The buck stops here. How true. President Truman knew it. And all great leaders embrace it. We can (and should) empower others to make decisions whenever possible. But leadership will always involve making the toughest decisions.

Having the authority to make decisions is one of the most rewarding parts of leadership, but actually making the tough calls is seldom easy.

Think about a time when the odds were stacked against you and the risk of failure was high. You didn’t have all the information you needed, yet you had to make a decision. Your team was waiting, and your organization was depending on you to provide direction. What do you do?

When we face the most complex and critical decisions as a leader, we need to recognize the fears and emotions that often hold us hostage and then lean into three powerful “must-haves” for great decision-making.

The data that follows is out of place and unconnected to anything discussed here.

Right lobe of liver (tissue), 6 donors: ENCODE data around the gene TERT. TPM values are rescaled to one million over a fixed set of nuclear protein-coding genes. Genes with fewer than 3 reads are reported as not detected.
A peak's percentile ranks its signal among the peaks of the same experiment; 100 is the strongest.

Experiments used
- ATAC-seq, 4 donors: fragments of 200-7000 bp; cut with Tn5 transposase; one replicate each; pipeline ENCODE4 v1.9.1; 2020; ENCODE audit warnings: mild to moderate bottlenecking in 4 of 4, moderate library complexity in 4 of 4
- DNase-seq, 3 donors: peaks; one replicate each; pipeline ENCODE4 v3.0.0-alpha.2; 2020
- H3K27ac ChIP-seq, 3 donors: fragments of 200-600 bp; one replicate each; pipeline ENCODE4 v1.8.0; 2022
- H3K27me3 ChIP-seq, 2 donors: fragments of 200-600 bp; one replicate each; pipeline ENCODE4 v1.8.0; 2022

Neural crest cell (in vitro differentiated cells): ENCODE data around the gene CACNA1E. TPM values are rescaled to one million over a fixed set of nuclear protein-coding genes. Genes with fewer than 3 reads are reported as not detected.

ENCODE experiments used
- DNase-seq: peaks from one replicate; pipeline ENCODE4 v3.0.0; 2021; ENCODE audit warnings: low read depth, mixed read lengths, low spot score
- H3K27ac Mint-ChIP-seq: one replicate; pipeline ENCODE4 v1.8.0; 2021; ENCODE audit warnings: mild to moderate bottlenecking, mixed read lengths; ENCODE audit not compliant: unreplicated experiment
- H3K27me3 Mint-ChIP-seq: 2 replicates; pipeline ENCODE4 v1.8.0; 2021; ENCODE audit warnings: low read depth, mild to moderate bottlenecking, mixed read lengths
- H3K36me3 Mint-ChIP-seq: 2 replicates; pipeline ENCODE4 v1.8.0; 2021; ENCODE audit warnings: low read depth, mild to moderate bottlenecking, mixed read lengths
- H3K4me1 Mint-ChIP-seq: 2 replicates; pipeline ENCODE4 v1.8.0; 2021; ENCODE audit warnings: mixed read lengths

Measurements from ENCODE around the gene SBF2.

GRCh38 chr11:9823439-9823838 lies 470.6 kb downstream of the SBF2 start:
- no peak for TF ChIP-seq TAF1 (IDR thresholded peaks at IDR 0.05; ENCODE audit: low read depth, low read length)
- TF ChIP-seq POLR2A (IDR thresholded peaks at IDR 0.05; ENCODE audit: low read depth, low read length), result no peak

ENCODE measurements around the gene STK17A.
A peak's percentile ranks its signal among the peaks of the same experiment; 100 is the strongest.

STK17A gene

Recognize the Enemy

A wide range of emotions can cloud our judgment and hold us back when we find ourselves in those crossroads moments that we’d often rather avoid but must face as leaders.

Difficult decisions can make us feel:

  • Overwhelmed – A tidal wave can hit when the potential consequences of a decision we face are significant, we are unprepared, or we feel like we are in over our heads.
  • Anxious – Becoming overly stressed often leads to poor decision-making. The more anxiety we feel, the less likely we’ll have a clear enough head to make the best choice possible. Neuroscience shows anxiety suppresses the activity of pre-frontal cortex neurons, which play a pivotal role in cognitive functions such as calculating risk/reward, problem-solving and decision-making.
  • Indecisive – We sometimes feel paralyzed by too little or too much information. We might be unclear about which criteria we should use to help us decide. Or we might see multiple solutions that all look good.
  • Cautious – We’re hesitant to share information about a decision with others because we’re not sure things are going to turn out the way we want. We’d rather stay quiet, hedge our bets, and leave people to wonder what we decided and why.
  • Pressured – We feel pressured to decide in a certain way by others who have a stake in our decision.